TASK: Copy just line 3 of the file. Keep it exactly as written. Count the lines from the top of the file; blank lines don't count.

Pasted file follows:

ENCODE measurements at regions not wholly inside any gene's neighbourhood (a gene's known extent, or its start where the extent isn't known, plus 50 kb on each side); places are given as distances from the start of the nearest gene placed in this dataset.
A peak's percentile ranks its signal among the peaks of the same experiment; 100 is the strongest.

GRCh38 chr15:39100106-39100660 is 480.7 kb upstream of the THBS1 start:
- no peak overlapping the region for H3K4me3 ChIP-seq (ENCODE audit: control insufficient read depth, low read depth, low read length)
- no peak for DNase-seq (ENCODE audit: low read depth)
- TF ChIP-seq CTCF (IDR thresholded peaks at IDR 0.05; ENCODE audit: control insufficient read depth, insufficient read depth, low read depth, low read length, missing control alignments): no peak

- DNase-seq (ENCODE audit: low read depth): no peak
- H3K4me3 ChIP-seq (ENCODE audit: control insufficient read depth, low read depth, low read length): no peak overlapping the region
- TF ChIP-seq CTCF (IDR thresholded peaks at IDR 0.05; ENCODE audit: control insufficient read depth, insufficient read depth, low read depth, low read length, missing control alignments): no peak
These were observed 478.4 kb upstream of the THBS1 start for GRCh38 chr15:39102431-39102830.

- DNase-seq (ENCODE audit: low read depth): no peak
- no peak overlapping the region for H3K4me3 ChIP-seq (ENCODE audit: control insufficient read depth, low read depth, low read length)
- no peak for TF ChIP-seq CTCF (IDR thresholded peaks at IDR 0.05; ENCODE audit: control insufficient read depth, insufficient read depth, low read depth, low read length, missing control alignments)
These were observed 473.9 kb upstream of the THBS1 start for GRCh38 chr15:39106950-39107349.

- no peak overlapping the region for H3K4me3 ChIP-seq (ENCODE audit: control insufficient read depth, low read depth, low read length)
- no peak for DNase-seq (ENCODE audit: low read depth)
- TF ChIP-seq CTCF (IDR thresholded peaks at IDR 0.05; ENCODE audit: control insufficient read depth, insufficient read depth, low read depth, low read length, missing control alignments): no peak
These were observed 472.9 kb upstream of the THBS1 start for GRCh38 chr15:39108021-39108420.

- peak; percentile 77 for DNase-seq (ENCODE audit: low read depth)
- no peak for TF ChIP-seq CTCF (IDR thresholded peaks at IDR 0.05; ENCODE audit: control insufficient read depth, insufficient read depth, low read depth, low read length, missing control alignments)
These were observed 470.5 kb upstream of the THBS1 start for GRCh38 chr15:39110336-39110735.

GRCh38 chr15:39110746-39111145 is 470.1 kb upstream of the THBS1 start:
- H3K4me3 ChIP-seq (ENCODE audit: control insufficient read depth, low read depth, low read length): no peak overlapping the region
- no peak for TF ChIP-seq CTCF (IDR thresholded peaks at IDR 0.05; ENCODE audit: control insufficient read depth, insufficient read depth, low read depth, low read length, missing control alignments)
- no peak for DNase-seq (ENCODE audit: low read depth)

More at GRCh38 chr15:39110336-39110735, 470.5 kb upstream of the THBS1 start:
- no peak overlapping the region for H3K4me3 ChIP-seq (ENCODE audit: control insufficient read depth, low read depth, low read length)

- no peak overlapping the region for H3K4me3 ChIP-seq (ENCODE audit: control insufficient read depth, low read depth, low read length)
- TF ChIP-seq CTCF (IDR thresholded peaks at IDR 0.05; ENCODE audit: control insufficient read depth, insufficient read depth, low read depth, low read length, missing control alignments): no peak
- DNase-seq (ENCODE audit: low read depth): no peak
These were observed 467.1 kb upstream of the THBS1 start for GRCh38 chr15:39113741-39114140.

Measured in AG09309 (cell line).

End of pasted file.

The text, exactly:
GRCh38 chr15:39100106-39100660 is 480.7 kb upstream of the THBS1 start: